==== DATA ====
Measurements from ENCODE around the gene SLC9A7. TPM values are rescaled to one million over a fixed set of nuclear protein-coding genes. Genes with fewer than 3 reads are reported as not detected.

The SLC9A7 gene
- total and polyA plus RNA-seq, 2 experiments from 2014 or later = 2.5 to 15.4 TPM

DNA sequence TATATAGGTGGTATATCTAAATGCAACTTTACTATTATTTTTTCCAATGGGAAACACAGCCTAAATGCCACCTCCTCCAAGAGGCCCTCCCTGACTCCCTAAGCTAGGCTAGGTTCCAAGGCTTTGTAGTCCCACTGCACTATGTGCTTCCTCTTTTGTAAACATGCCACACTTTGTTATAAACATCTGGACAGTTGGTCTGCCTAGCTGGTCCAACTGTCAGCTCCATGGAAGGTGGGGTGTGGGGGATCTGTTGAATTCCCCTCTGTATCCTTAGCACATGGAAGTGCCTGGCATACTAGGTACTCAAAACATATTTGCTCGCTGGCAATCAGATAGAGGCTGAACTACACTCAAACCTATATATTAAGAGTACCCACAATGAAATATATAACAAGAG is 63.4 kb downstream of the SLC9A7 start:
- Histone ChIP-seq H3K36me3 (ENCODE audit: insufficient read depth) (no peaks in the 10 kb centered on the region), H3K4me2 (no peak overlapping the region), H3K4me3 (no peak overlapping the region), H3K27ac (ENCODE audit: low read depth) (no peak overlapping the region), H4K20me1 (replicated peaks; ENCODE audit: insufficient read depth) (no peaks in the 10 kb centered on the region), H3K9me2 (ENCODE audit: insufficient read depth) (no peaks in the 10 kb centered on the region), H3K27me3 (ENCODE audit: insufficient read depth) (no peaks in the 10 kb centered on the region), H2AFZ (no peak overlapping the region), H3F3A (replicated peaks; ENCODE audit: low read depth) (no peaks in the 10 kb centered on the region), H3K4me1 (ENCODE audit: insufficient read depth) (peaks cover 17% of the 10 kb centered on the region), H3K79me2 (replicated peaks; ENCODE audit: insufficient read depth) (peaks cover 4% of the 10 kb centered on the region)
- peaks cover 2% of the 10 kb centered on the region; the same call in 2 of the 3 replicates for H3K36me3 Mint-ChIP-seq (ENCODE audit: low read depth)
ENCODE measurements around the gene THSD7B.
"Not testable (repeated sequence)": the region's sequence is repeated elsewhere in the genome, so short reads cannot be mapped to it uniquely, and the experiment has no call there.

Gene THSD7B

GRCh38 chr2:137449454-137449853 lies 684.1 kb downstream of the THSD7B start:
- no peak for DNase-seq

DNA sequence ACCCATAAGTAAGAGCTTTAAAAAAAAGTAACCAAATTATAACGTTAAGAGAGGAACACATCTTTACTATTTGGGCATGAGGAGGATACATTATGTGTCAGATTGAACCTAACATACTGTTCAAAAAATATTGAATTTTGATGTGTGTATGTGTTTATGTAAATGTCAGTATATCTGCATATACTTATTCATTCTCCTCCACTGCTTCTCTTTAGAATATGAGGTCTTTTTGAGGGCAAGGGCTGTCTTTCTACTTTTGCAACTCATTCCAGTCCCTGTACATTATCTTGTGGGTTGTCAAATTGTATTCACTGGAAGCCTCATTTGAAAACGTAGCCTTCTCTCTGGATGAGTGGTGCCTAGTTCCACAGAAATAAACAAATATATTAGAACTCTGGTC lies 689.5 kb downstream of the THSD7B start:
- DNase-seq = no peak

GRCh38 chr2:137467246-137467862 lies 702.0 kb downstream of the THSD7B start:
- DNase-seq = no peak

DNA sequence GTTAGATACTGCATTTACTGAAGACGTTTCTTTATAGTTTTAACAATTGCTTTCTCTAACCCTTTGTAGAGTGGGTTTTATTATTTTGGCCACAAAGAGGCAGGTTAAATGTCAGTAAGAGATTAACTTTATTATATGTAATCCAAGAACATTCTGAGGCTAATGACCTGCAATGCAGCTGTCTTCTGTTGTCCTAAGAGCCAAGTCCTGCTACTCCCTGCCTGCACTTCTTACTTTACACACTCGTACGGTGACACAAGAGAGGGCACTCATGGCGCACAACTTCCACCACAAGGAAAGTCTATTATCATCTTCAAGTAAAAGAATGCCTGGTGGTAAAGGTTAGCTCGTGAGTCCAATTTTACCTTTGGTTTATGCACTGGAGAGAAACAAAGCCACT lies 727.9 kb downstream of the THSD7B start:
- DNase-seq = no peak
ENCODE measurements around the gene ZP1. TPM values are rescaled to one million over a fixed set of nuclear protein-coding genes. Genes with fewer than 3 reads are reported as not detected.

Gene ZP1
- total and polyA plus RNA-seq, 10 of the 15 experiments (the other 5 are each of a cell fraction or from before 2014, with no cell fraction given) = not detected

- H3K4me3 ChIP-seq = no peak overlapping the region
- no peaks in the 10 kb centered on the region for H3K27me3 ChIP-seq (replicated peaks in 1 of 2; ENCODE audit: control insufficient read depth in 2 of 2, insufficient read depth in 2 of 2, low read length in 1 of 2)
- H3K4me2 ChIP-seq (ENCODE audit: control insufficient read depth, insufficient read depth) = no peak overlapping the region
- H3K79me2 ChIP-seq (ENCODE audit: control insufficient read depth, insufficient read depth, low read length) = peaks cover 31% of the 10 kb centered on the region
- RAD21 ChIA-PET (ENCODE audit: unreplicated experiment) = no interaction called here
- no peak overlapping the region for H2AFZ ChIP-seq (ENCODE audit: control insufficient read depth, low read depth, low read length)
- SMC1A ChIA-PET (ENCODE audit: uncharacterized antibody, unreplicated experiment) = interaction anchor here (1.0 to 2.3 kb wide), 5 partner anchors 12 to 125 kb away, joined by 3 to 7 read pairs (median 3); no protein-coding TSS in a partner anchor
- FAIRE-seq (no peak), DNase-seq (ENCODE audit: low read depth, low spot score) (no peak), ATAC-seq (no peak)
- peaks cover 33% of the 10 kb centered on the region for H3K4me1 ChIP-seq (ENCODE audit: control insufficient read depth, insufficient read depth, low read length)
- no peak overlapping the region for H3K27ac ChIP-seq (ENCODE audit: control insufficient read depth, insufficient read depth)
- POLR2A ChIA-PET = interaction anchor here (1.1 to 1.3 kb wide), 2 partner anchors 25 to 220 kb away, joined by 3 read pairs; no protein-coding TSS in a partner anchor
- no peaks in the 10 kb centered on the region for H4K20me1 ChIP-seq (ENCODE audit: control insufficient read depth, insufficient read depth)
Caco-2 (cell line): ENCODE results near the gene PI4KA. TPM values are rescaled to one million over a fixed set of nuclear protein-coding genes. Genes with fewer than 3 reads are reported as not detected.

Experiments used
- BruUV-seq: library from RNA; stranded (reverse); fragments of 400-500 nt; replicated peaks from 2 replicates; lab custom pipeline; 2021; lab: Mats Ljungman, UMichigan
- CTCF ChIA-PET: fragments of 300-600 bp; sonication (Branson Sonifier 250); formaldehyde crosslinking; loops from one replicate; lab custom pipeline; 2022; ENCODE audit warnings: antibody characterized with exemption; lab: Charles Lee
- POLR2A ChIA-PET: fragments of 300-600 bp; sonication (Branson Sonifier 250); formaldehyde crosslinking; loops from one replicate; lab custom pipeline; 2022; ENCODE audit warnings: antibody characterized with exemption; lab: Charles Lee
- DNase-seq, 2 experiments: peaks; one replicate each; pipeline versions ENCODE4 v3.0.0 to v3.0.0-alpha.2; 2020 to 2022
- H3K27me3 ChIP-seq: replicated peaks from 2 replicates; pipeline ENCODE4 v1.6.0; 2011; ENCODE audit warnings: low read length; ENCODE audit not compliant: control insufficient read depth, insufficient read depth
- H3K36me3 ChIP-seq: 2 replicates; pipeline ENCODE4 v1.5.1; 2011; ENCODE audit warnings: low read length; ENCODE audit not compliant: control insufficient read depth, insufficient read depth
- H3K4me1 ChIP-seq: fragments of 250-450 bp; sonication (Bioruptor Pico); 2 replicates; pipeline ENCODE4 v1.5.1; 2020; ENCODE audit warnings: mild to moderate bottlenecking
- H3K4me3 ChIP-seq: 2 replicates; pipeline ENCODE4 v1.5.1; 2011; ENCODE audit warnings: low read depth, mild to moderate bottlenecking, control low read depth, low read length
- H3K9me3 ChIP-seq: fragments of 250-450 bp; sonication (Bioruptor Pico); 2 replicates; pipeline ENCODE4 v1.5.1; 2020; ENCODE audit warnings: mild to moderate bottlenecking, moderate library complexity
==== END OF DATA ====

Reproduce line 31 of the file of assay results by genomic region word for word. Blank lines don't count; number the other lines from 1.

- POLR2A ChIA-PET = interaction anchor here (1.1 to 1.3 kb wide), 2 partner anchors 25 to 220 kb away, joined by 3 read pairs; no protein-coding TSS in a partner anchor